Associate professor to advise World Health Organization on new nutrient requirements for infants | FIU News

Cristina Palacios—associate professor of dietetics and nutrition at the Robert Stempel College of Public Health and Social Work—has dedicated the past 20 years to helping families live happy and healthy lives.

When she heard that the World Health Organization (WHO) and the Food and Agriculture Organization (FAO) needed help revising nutrient requirements for children recently born to 36 months old, she jumped at the opportunity. Palacios submitted her application and was chosen based on her expertise with the nutrients calcium, zinc and Vitamin D. She knew this work could make a positive impact on a global scale.

“What happens in the first few years are fundamental,” Palacios said. “If we make sure infants are consuming the appropriate nutrients for their first few years, it sets the stage for the rest of their lives.”

The revision of these nutrients is part of the United Nation’s Sustainable Development Goal to address all forms of malnutrition like undernutrition, micronutrient deficiency and obesity. The work is well underway, and Palacios is an expert in the first nutrients under investigation—calcium, zinc and vitamin D. 
Cristina Palacios at the World Health Assembly in Geneva, Switzerland.

According to Palacios, due to a lack of data, most international health associations have based the infant nutrient requirements on what healthy infants consume rather than on functional outcomes related to healthy growth and development. However, as new data becomes available on infant outcomes, experts like Palacios review the information and provide recommendations for updates based on functional outcomes.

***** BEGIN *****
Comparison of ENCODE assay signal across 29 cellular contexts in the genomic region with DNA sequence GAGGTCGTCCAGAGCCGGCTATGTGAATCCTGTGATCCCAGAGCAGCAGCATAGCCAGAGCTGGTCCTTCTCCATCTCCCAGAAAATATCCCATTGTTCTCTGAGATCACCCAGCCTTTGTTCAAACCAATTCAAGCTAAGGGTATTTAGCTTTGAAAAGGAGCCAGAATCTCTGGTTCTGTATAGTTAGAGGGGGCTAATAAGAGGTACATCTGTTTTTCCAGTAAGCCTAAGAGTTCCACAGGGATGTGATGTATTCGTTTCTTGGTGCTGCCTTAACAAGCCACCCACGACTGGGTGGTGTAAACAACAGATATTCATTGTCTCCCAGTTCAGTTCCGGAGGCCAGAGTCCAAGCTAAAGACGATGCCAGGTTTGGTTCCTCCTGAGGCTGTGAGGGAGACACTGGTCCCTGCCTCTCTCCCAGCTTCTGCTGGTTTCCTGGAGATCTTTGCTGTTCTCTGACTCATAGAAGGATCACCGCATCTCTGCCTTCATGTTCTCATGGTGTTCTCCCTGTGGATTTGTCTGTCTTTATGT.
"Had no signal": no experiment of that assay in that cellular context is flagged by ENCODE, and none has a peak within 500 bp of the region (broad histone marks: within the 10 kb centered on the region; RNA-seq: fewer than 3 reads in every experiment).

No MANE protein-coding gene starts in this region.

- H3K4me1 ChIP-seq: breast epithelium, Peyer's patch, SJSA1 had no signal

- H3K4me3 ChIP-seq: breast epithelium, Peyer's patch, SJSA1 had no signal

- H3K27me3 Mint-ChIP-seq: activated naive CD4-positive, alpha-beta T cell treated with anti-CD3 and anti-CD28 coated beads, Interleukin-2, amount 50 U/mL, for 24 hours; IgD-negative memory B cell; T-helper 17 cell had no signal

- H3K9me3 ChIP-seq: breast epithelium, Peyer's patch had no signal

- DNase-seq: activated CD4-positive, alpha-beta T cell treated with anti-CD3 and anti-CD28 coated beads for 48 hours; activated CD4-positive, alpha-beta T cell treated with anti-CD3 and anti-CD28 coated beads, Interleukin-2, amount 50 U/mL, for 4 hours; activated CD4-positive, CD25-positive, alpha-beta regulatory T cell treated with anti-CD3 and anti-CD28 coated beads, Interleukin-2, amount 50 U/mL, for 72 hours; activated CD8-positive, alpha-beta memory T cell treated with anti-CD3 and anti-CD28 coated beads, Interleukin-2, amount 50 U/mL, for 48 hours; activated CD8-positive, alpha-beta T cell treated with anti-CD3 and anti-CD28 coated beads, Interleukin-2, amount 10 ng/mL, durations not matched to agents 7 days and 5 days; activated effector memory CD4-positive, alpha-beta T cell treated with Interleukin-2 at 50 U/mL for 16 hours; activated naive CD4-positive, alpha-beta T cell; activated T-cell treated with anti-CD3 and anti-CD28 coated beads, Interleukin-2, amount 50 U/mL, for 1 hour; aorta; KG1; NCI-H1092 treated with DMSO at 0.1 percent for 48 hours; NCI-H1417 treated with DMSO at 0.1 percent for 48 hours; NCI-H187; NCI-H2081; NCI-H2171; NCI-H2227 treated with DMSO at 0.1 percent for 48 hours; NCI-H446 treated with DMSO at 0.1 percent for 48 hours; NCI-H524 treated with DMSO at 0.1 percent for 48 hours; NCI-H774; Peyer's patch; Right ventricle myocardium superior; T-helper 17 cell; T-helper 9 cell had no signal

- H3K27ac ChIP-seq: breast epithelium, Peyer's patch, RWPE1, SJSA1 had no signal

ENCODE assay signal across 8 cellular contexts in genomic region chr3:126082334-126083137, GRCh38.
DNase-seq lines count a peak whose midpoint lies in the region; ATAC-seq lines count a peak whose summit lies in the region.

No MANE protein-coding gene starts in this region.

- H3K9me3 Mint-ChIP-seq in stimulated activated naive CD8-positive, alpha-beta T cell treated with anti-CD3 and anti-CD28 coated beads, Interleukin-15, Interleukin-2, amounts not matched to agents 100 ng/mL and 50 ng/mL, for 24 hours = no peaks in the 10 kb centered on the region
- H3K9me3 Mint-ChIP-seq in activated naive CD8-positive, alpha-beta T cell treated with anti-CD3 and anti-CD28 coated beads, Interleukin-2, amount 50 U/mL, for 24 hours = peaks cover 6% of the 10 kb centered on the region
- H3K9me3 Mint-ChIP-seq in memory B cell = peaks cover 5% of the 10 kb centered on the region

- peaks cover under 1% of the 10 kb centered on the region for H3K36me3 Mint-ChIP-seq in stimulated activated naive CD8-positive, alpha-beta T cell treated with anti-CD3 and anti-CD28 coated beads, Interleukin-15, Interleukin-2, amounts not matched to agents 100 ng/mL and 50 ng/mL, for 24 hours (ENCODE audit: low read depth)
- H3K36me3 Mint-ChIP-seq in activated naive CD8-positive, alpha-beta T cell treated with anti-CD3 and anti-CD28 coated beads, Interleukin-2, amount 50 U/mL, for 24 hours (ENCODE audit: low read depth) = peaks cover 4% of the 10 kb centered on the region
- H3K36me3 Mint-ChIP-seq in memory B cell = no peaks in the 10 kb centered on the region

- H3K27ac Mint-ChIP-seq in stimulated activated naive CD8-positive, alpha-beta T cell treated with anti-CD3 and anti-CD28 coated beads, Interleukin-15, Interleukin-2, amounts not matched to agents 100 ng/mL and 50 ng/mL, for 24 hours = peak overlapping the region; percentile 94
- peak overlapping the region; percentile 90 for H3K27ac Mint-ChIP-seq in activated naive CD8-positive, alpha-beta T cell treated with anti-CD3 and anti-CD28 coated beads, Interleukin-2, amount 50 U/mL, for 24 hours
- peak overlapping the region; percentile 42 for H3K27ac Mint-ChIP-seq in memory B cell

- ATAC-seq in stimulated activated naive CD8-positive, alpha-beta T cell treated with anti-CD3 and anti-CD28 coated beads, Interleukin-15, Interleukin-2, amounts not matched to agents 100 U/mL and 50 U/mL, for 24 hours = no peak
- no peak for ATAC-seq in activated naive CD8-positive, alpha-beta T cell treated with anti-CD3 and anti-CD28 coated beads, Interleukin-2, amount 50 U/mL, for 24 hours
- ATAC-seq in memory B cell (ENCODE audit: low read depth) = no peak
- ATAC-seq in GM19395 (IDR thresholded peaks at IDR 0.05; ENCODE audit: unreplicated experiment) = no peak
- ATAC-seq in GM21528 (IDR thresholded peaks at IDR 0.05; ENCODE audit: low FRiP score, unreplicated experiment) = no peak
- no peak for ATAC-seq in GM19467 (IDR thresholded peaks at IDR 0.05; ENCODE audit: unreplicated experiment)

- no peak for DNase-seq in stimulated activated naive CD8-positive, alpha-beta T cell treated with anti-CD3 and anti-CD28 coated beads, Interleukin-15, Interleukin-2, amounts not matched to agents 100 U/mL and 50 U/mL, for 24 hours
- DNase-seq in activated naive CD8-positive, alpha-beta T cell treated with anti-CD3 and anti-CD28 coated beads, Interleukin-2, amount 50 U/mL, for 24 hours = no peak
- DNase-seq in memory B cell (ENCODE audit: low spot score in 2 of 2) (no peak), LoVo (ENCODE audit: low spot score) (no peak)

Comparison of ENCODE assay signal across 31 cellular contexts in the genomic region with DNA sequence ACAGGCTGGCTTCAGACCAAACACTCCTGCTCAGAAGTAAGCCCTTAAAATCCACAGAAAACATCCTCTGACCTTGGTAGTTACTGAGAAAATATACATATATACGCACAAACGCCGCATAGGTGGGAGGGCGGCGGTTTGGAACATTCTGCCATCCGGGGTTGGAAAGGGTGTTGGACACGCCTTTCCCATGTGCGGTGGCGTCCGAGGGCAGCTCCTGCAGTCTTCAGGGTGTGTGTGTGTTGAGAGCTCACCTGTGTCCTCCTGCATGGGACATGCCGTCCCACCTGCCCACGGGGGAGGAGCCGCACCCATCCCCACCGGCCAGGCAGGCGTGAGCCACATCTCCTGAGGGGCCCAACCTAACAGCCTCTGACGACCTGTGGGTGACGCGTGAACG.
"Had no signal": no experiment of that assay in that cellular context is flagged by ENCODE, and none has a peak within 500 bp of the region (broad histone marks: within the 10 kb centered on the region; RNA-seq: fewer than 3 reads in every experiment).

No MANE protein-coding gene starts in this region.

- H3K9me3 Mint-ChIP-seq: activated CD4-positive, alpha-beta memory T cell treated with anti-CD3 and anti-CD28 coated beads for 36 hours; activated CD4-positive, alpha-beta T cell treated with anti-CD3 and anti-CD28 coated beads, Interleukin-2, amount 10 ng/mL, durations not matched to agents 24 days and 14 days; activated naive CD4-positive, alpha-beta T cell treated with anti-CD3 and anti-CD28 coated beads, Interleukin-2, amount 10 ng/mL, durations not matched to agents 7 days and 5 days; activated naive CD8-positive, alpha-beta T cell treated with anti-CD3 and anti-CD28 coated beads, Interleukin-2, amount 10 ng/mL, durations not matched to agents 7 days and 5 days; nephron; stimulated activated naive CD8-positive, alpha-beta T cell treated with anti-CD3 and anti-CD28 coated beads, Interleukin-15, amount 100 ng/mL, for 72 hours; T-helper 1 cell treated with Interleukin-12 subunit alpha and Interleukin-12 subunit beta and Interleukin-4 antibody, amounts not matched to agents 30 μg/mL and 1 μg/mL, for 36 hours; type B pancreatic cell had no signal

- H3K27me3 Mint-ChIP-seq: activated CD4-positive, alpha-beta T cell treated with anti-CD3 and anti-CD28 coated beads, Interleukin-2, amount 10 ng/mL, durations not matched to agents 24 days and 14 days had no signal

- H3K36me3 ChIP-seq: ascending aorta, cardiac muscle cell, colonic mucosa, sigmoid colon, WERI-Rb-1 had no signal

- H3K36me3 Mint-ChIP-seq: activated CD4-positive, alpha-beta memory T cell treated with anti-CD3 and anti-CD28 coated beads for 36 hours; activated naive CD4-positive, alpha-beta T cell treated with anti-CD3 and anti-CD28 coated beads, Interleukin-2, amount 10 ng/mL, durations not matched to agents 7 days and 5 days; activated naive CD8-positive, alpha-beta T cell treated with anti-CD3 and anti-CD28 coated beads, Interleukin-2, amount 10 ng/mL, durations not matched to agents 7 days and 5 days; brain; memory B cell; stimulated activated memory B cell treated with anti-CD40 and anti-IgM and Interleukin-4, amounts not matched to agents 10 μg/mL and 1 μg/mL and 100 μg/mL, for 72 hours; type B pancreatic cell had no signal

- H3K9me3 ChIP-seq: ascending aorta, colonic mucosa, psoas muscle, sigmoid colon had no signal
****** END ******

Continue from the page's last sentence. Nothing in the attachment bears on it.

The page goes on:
“This is a more reliable way of determining nutritional requirements for children,” she said.

Nutrient requirements developed by WHO and FAO inform countries on how to set up their nutritional programs to help families improve their health. For example, this work guides how much of a nutrient should go into baby formula, which vitamins need to be added to complementary foods or be supplemented as part of a feeding program. These types of requirements are critical for meeting a baby’s health needs.  

Palacios shared that the rollout of the requirements could take some time—she and the team are reviewing years of evidence produced by various public health and medical experts.

“I feel very honored to make such a huge contribution. I’ve been doing this for 20 years and have become an expert in these three nutrients. We are even reviewing data that I’ve collected through my work,” Palacios added. “Now I have a way to translate that research into a practical recommendation that countries could apply to their nutritional programs. It will help ensure children receive the right amount of nutrients needed to thrive.”